It’s Thursday, Nov. 7, 2019. Let’s start here.
1. Saudi Twitter spies?
Two former Twitter employees are accused of accessing information from private accounts of Saudi government critics and thousands of other users, according to prosecutors.
ABC News Senior Investigative Reporter Aaron Katersky walks “Start Here” through the criminal complaint, “In a country like Saudi Arabia, where Twitter may be the only outlet the dissidents have, the Saudi royal family knew where to find these critics and specifically looked for favorable employees at Twitter to try and get the accounts they wanted.”
Twitter in a statement said “sensitive” user information is limited to a “group of trained and vetted employees,” adding, “We understand the incredible risks faced by many who use Twitter to share their perspectives with the world and to hold those in power accountable. We have tools in place to protect their privacy and their ability to do their vital work. We’re committed to protecting those who use our service to advocate for equality, individual freedoms, and human rights.”
2. Impeachment goes public
House Democrats have announced that public hearings will begin next Wednesday with the top U.S. diplomat in Ukraine, Ambassador William Taylor, and Deputy Assistant Secretary of State George Kent expected to testify.
As several key witnesses have already testified behind closed doors for impeachment investigators, this new public phase has Democrats making their case to the country about President Donald Trump’s pressure campaign on Ukraine, according to ABC News Senior Congressional Correspondent Mary Bruce on “Start Here.”
“A lot of this isn’t about lawmakers necessarily getting the answers,” she says. “It’s about the American people.”
3. “Who in the world attacks women and children?”
Mexican authorities said Wednesday that a criminal group known as “La Linea” could be responsible for the massacre of an American family in northern Mexico.
Three women and six children were killed in the attack.
ABC News Chief National Affairs correspondent Tom Llamas joins “Start Here” and says some of the violence has shaken some of these fundamentalist Mormon families living in the region: “A lot of these families going to have to decide what they’re going to do, whether they stay put or they end up moving on.”
“Start Here,” ABC News’ flagship podcast, offers a straightforward look at the day’s top stories in 20 minutes. Listen for free every weekday on Apple Podcasts, Google Podcasts, iHeartRadio, Spotify, Stitcher, TuneIn or the ABC News app. Follow @StartHereABC on Twitter, Facebook and Instagram for exclusive content and show updates.
‘Missing for several days’: An elderly man who went missing for several days was discovered to have died after falling into a lava tube in his own yard on Monday.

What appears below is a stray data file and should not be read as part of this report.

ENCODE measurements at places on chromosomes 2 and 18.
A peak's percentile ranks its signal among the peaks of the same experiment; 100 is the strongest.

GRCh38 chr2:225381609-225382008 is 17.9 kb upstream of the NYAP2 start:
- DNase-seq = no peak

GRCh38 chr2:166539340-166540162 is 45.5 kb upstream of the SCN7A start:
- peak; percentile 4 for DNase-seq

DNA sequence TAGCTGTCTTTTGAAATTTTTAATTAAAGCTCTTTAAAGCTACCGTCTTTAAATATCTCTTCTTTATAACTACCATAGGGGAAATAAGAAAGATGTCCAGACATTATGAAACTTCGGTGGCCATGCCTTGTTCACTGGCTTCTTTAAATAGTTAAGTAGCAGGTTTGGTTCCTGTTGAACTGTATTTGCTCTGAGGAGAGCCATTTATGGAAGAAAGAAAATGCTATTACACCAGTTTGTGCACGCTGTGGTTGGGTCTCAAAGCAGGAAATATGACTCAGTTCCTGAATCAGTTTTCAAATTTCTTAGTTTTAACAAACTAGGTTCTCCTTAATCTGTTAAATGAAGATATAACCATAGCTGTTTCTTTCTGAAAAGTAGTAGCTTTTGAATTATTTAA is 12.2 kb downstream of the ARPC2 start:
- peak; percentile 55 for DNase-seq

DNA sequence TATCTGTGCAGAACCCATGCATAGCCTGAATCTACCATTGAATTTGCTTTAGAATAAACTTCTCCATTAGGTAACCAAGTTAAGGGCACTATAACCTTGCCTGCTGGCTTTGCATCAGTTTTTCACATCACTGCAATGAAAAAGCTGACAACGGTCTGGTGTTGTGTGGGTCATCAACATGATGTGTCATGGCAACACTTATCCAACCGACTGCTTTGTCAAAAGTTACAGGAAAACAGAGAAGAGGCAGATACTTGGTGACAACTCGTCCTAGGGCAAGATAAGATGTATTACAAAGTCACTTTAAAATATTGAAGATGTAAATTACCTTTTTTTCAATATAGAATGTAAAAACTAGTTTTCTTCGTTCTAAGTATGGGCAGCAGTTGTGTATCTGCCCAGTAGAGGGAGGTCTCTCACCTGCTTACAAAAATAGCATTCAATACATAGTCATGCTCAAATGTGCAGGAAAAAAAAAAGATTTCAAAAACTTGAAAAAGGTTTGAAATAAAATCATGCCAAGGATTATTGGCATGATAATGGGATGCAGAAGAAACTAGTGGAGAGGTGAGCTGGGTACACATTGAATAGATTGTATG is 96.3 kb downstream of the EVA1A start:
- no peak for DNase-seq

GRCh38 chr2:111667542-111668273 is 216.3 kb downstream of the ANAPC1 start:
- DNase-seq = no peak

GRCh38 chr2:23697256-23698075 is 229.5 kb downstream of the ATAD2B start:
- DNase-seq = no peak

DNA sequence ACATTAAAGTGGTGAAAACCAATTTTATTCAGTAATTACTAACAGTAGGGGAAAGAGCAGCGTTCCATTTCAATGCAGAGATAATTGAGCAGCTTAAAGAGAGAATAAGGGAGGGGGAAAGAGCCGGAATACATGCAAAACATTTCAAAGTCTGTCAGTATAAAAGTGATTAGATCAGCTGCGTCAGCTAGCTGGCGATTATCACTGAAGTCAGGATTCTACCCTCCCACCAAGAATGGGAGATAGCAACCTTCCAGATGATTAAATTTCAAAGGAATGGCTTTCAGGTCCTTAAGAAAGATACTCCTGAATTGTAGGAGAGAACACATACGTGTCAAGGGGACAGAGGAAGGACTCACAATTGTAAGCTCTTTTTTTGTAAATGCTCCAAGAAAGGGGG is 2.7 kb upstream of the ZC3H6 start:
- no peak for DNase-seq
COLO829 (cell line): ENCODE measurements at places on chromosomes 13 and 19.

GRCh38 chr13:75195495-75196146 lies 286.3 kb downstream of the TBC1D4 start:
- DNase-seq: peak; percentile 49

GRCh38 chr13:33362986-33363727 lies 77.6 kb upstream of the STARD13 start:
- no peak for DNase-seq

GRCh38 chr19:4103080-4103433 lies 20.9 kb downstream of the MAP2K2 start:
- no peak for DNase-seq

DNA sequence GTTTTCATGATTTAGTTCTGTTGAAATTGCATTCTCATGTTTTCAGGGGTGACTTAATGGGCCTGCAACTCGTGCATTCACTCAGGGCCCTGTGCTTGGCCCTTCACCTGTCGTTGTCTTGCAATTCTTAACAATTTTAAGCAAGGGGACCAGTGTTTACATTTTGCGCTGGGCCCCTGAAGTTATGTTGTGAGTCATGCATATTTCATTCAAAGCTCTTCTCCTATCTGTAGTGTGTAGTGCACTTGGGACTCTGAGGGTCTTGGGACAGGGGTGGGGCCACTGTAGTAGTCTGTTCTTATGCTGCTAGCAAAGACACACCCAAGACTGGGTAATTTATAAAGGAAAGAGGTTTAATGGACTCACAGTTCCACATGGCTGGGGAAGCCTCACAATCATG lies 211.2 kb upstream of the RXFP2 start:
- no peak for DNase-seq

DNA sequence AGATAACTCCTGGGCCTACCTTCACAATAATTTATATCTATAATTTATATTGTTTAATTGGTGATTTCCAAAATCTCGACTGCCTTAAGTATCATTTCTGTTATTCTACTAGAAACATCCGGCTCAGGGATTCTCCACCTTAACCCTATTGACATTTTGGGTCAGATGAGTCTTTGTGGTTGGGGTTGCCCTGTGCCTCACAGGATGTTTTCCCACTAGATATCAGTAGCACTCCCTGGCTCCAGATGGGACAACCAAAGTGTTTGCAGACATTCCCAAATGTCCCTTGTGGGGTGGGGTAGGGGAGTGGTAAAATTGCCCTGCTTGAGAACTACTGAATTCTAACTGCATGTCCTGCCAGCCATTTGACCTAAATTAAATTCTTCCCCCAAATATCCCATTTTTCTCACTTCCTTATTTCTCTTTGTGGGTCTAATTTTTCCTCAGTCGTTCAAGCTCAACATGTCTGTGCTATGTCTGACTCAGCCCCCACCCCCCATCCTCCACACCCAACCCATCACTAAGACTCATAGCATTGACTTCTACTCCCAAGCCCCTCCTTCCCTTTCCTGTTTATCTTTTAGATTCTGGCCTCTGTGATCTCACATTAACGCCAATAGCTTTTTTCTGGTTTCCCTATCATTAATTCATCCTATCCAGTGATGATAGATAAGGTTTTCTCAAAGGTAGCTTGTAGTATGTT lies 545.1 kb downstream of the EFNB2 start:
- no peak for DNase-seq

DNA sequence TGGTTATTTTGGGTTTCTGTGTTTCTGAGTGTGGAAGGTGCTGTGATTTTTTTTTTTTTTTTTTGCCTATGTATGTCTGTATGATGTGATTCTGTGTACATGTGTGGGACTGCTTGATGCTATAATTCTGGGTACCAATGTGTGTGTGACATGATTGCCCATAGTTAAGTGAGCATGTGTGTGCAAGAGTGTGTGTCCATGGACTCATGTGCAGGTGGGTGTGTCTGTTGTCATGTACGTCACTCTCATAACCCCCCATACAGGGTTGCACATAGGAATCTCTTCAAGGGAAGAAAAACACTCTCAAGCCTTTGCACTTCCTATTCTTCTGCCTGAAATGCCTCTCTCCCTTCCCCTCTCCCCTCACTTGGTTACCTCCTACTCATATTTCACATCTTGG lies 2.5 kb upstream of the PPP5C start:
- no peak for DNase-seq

‘Fighting for his life’: A 10-year-old boy was shot in the back of the head in Philadelphia on Wednesday and rushed to a children’s hospital in critical condition, authorities said.
‘Problematic’: Jeff Sessions, the former U.S. attorney general and senator from Alabama, is expected to announce Thursday that he will launch a bid for Senate in Alabama, according to a Republican source familiar with his plans.
‘See something, say something’: An Ohio elementary school student may have thwarted a potential crisis on Wednesday by quickly reporting a first-grader who came to school with a loaded semi-automatic handgun in his backpack, according to police.
From our friends at FiveThirtyEight:
‘Who Will Leave Before The December Debate?’: On Friday, Former Texas Congressman Beto O’Rourke became the ninth candidate to drop out since California Rep. Eric Swalwell dropped out in July. So now the question is: How many more candidates do we think will join their ranks before the Dec. 19 debate?
Doff your cap:
A Texas man is in early retirement thanks to the generosity of his boss who paid off the mortgage on his home.
Rudy Quinones, owner of Renown Auto Restoration in San Antonio, covered the remaining $5,000 on auto mechanic Albert Brigas’ home. Brigas had been Quinones’ employee for 13 years.
“Albert is a humble individual, extremly hardworking, would give the shirt off his back to anyone,” said Quinones. “His family was very close to our hearts and the fact that he gave us so many loyal years of service, he’d come to work sick, he never came in late, he is just one of those guys that had so much pride in what he did.”
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